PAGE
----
With the holiday season upon us, most hospitals have held their annual strategic planning retreats, and 2015 budgets are being finalized. For sure, challenges with reimbursement, contracting strategies with insurers, collaboration with physicians and affiliation with a larger multihospital system were discussed. Those are all essentials in every hospital's strategy. Regrettably, some important issues might not have gotten equal time:

Prices: Consumers increasingly are shouldering the burden of health costs as a result of high-deductible health plans. Employers are using pricing to negotiate directly with hospitals. And, there's a growing array of sophisticated online tools to help consumers understand pricing better. Prices matter. Hospitals must "man-up" on transparency. Key questions:

  • How does a hospital compare to its competitors based on head-to-head for price-sensitive services?
  • Are lower prices for comparable services accessible in the market? Out of the market?
  • How are employers and plans assessing pricing differentials in the market and nationally? And what data are used in their assessments?
  • Where are online purveyors of your hospital's pricing getting their information, and are the data accurate?

Medical necessity: Most hospital boards assume that tests, procedures and treatments ordered by the medical staff follow standards for evidence-based care and, therefore, variation is minimal. In most retreats, after all, the "quality of our medical staff" is "our strength." But boards must take a closer look. Overutilization of drugs, testing and surgery is a pervasive and growing problem in the health system, and penalties for unnecessary care are substantial under provisions of the False Claims Act. Boards must understand that the hospital is culpable for the medical decisions made by its physicians and address practice patterns that deviate from evidence-based care. Key questions:

  • In your plan, was a profile of medical necessity and unnecessary care a prominent discussion, and mitigation of that risk discussed?
  • Is the "quality of medical staff" verifiable based on data about outcomes, patient experiences, safety and adherence to evidence-based practice of physicians?  
  • What is the institution's strategy to mitigate risks associated with unnecessary overutilization? How are offending physicians and care teams identified and remedies achieved?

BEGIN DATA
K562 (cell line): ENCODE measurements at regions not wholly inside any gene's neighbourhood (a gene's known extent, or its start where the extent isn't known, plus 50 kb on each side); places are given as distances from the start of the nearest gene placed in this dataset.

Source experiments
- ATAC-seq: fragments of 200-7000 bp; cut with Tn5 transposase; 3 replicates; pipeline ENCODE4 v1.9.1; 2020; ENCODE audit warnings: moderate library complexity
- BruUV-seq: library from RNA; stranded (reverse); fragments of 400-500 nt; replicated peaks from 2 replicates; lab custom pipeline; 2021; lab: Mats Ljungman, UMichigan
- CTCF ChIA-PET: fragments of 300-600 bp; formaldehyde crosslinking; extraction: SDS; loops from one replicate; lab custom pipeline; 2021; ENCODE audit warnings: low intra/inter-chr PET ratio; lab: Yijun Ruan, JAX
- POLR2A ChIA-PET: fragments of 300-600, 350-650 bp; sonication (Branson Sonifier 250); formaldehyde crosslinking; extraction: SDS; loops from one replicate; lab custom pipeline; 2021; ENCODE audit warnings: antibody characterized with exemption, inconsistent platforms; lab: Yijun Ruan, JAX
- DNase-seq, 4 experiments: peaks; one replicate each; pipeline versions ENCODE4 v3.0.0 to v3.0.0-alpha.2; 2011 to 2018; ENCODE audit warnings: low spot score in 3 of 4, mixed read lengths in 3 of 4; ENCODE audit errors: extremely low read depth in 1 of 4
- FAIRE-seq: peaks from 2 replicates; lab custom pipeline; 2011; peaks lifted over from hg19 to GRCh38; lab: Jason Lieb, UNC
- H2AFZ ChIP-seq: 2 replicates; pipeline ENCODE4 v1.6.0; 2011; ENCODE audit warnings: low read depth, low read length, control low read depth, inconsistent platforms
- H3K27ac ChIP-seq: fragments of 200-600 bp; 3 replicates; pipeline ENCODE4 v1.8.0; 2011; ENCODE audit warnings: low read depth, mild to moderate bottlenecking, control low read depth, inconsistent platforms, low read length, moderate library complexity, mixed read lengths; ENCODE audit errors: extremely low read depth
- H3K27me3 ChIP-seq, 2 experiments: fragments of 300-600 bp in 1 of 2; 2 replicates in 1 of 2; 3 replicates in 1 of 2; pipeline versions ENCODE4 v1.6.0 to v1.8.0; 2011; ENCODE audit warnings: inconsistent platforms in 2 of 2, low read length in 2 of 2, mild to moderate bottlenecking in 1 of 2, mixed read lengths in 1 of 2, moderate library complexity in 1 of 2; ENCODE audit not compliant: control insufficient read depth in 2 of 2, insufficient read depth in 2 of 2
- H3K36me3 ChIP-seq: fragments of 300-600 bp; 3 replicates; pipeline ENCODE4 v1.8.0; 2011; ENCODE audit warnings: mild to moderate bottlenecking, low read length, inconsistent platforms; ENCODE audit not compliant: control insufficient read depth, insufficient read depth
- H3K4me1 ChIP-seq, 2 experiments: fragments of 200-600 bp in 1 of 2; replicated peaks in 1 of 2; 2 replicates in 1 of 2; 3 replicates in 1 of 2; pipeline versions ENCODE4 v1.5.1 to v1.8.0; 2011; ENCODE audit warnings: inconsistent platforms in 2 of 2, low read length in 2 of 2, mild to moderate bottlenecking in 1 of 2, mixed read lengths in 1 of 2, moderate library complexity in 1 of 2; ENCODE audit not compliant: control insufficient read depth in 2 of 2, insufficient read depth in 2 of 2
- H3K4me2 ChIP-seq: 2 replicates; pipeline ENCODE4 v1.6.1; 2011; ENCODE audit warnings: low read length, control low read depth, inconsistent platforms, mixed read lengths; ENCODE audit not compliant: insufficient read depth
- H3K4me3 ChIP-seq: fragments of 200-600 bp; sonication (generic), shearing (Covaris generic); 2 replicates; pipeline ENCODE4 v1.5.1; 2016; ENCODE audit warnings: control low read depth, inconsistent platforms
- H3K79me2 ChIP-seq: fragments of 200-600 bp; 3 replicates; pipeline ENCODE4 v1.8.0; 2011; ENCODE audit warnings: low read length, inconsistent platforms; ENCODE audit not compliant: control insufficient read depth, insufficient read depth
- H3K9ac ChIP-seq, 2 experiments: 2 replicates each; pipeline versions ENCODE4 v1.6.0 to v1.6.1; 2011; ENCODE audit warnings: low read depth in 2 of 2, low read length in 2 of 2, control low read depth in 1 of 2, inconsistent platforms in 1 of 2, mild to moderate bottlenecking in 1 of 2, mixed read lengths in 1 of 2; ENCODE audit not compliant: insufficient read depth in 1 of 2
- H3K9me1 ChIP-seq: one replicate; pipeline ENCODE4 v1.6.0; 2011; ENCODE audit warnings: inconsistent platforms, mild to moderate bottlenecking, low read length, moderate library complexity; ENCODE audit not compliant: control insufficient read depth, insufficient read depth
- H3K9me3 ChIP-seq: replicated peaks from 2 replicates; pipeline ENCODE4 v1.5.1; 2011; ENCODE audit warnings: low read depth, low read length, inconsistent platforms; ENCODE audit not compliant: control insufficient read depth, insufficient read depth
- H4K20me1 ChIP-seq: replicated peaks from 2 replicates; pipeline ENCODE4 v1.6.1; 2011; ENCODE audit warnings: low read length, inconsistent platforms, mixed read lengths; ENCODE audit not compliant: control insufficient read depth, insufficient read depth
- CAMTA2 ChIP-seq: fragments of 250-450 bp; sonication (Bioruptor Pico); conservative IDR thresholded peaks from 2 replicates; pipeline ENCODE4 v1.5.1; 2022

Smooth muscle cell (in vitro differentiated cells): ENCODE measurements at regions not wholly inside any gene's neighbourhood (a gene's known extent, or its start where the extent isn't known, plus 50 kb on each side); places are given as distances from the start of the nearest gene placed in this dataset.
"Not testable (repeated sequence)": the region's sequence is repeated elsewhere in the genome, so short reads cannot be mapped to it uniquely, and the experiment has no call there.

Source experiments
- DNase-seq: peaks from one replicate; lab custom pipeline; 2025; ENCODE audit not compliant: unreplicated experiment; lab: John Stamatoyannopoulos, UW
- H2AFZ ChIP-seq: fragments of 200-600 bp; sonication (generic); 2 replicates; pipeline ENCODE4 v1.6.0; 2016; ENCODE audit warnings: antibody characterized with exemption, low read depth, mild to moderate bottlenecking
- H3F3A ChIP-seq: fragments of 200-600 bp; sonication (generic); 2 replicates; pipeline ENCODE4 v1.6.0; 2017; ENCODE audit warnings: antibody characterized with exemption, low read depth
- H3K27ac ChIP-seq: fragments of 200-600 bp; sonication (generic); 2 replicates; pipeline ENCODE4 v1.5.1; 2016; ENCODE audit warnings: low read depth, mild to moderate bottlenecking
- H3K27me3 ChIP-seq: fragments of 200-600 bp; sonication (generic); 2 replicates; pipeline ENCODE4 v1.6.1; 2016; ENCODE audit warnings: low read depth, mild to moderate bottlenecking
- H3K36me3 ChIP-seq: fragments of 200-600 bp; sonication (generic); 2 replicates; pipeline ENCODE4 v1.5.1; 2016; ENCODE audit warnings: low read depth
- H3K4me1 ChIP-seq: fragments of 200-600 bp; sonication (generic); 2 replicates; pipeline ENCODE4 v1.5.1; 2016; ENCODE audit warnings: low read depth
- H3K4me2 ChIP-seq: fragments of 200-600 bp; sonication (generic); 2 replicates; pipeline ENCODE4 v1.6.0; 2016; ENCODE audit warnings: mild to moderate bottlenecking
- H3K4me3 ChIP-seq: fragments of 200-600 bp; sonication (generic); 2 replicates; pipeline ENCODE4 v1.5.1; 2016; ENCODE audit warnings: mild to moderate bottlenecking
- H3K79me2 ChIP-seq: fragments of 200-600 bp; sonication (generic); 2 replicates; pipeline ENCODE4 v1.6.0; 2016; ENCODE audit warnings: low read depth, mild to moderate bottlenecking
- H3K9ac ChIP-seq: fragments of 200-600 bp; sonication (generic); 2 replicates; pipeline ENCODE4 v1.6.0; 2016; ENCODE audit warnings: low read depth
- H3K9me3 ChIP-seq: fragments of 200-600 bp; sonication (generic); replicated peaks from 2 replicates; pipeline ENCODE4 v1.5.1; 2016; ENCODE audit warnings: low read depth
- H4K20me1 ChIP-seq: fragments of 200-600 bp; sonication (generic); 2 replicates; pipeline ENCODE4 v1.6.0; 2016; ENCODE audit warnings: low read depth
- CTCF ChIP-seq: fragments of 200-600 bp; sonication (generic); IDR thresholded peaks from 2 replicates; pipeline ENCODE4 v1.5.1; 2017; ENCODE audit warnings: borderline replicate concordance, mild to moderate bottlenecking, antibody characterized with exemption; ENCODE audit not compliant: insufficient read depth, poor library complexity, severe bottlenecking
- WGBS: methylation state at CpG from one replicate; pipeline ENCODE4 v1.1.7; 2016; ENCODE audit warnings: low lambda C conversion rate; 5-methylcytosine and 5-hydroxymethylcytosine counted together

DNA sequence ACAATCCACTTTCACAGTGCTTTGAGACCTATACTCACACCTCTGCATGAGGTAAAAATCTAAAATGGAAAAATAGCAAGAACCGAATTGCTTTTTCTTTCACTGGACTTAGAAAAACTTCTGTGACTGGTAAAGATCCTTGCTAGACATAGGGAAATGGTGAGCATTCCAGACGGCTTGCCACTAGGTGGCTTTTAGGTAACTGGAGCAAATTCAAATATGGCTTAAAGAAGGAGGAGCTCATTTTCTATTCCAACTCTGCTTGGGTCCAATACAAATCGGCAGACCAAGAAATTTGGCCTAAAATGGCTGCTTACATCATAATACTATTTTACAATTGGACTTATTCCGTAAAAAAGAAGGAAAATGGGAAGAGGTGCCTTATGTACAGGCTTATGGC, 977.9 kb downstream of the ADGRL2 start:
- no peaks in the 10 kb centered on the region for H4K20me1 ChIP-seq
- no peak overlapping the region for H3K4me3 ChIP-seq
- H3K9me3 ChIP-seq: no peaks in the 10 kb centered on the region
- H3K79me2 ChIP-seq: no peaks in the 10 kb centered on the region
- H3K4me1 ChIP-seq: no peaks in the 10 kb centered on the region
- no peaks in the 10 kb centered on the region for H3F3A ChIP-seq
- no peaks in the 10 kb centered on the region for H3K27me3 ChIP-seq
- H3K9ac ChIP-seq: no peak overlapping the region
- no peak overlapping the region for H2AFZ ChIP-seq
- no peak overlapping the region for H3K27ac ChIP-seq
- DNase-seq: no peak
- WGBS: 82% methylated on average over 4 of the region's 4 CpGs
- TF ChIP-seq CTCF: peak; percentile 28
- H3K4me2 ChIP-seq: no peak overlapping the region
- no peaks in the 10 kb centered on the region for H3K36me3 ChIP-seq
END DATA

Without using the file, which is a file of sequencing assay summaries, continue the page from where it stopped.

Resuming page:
Long-term care integration: Between 25 and 40 percent of costs associated with avoidable readmissions, complications and adverse outcomes involve care coordination involving a post-acute setting. As hospitals and physicians expand their risk-based contracts with payers and employers, managing populations in post-acute settings will be critical to financial and clinical success. Most boards, though, understand little about the long-term care environment ranging from short-term rehab to nursing facilities, home care and hospice services, and others. Key questions:

  • How is care coordinated with long-term care providers for discharged patients?
  • Should the hospital formalize a narrow network of post-acute providers for the purpose of sharing risk for clinical outcomes and cost-management?
  • What is the board's comprehension of the distinctions between settings, business models and risks associated with post-acute care?

Diversified income sources: The Congressional Budget Office estimates that 170 million Americans will be covered under a government-sponsored insurance plan by 2023. At the same time, the 159 million covered by employer or individual plans will be dominated by high-deductible features with narrow networks. This change means thinner margins for the core ambulatory, outpatient and inpatient businesses operated by hospitals. To maintain credit-worthiness, and to fulfill the institution's mission, additional revenue streams will be necessary. Key questions:

  • What businesses should we pursue? What capital, operational commitments and leadership competencies are necessary to optimize the risk?
  • Is the core inpatient-outpatient business adequate to sustain the organization for the long term, or is diversification necessary?
  • What businesses should we pursue? What capital, operational commitments and leadership competencies are necessary to optimize the risk?

Leadership competency: In most investor-owned board settings, leadership competency and succession planning is a critical board function, but in most hospital boards, it is rarely addressed until a problem forces the discussion. Health care is changing: Nontraditional competitors, nonconventional therapies and complicated regulatory constraints require visionary, informed, capable leadership. Key questions:

  • Does the board independently discuss its succession plan for key C-suite roles? Is a formal plan in place?
  • Is a clear set of functional competencies for each C-suite position consistent with the institution's needs and strategy?
  • Is the C-suite team knowledgeable about the clinical, technological, economic, and regulatory dynamics of the health care market?
  • Have under-performing leaders been weeded out of the organization?

Board retreats and the strategic planning process are imperatives for high-performing hospitals, but they can be a waste of time and money unless thoughtfully planned with the full range of issues and challenges on the table including the five noted above.

Boards bear the fiduciary responsibility for the future of their institutions. Nothing is more important than getting the strategy right.

Paul H. Keckley, Ph.D., a health economist and expert on U.S. health reform, is managing director at the Navigant Center for Healthcare Research and Policy Analysis. His H&HN Daily column appears the first Monday of every month. He is a member of Health Forum's Speakers Express. For speaking opportunities, contact David Parlin.